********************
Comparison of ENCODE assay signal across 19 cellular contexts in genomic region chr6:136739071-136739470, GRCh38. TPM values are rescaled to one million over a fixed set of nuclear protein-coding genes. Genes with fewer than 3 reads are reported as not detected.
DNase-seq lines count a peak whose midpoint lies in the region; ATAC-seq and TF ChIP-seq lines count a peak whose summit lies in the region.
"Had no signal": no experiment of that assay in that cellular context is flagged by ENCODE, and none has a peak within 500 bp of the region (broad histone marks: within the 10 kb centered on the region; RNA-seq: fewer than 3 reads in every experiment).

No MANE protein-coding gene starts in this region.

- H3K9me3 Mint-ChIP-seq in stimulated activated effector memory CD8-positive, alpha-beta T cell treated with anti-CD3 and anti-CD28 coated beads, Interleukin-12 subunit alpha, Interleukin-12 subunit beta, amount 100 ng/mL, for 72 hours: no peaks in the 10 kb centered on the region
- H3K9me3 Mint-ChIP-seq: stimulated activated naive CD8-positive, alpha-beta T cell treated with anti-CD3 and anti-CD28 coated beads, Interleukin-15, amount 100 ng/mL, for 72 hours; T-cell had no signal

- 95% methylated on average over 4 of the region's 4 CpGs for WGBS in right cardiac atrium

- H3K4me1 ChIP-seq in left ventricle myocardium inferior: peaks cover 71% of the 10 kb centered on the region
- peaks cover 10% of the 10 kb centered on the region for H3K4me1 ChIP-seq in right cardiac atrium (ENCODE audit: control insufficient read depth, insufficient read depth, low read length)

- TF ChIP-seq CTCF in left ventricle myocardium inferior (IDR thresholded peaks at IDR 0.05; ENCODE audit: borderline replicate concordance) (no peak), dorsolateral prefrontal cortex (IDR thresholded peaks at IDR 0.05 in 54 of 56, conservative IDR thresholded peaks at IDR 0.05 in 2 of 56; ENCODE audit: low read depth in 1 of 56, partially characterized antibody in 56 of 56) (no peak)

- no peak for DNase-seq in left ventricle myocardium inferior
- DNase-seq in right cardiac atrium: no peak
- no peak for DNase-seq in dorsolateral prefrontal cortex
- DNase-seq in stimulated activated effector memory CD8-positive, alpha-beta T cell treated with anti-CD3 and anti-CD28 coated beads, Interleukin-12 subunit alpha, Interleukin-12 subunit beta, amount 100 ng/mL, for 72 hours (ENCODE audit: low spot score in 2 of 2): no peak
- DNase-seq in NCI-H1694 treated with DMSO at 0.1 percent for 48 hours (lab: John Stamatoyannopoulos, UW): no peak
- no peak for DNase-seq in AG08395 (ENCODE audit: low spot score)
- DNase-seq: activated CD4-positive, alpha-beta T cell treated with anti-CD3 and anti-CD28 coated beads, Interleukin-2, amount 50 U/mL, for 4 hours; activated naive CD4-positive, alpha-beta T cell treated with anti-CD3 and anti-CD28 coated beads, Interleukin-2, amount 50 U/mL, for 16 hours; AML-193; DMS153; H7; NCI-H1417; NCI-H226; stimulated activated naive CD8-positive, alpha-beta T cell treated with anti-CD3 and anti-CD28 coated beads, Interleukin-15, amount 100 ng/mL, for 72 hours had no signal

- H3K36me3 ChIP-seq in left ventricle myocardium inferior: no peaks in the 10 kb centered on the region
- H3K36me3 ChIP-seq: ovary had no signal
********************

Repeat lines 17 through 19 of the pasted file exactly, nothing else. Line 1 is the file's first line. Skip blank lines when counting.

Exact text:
- DNase-seq: activated CD4-positive, alpha-beta T cell treated with anti-CD3 and anti-CD28 coated beads, Interleukin-2, amount 50 U/mL, for 4 hours; activated naive CD4-positive, alpha-beta T cell treated with anti-CD3 and anti-CD28 coated beads, Interleukin-2, amount 50 U/mL, for 16 hours; AML-193; DMS153; H7; NCI-H1417; NCI-H226; stimulated activated naive CD8-positive, alpha-beta T cell treated with anti-CD3 and anti-CD28 coated beads, Interleukin-15, amount 100 ng/mL, for 72 hours had no signal

- H3K36me3 ChIP-seq in left ventricle myocardium inferior: no peaks in the 10 kb centered on the region
- H3K36me3 ChIP-seq: ovary had no signal